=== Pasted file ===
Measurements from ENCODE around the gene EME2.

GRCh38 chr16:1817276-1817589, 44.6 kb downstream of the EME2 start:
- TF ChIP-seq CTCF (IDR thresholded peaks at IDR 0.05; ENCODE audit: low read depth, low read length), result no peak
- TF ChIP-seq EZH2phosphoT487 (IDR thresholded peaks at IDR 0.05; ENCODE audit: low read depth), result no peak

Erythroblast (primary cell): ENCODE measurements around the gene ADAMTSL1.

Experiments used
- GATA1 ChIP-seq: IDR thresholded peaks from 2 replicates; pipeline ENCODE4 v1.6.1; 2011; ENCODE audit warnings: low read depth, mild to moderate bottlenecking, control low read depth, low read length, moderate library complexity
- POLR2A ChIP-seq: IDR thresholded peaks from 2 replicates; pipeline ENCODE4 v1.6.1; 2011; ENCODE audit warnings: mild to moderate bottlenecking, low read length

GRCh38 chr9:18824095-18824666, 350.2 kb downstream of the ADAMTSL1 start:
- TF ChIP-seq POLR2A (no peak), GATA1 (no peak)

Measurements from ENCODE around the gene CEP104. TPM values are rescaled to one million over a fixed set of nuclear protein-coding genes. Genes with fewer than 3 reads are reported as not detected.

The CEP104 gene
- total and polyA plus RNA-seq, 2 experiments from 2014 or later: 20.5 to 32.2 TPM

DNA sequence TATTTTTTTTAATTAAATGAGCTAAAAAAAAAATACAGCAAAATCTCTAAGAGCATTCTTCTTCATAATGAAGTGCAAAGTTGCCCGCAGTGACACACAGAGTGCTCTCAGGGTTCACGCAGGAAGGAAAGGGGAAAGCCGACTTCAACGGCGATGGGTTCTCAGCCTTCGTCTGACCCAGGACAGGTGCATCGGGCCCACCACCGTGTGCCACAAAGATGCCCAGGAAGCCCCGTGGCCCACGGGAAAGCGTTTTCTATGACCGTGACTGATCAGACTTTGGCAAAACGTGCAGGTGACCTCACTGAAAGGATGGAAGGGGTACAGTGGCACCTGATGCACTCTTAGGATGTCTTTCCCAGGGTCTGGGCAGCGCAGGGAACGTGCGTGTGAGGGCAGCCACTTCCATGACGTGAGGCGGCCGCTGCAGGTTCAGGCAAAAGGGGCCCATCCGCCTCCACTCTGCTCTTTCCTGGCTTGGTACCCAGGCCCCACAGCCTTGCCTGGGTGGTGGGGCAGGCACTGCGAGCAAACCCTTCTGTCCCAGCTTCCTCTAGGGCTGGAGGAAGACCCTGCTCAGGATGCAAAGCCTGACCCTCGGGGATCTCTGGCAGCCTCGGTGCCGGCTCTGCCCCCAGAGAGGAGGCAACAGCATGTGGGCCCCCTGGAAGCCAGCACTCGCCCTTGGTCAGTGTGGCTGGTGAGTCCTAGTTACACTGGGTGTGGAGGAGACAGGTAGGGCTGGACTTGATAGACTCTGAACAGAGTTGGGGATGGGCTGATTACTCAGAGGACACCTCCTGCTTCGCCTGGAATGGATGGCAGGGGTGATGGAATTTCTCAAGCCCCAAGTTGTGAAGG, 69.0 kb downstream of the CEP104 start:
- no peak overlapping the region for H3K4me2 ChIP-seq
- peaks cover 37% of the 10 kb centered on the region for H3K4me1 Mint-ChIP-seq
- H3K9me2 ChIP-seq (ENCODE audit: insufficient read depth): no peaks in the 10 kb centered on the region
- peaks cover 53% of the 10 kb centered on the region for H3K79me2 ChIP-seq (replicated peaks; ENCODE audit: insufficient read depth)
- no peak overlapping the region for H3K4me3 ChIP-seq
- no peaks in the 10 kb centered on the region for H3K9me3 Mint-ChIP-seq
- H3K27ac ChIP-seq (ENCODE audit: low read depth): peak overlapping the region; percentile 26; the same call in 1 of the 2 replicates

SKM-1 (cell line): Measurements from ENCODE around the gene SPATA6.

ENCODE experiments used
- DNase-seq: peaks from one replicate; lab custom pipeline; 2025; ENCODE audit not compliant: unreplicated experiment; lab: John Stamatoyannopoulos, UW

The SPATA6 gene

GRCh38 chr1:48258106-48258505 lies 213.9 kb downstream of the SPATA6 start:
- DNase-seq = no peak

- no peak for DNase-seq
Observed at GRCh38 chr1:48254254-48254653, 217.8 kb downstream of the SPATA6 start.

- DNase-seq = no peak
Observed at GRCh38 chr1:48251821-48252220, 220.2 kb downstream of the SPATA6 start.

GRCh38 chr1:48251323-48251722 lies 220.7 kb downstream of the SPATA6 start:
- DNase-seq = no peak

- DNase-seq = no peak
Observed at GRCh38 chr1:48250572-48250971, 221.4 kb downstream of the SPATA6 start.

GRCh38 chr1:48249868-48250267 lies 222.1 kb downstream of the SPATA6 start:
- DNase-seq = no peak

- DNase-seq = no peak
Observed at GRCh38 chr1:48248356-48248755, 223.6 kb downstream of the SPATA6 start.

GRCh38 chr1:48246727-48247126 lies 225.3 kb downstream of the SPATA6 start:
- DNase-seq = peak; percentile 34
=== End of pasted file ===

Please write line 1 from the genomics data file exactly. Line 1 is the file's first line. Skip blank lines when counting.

Measurements from ENCODE around the gene EME2.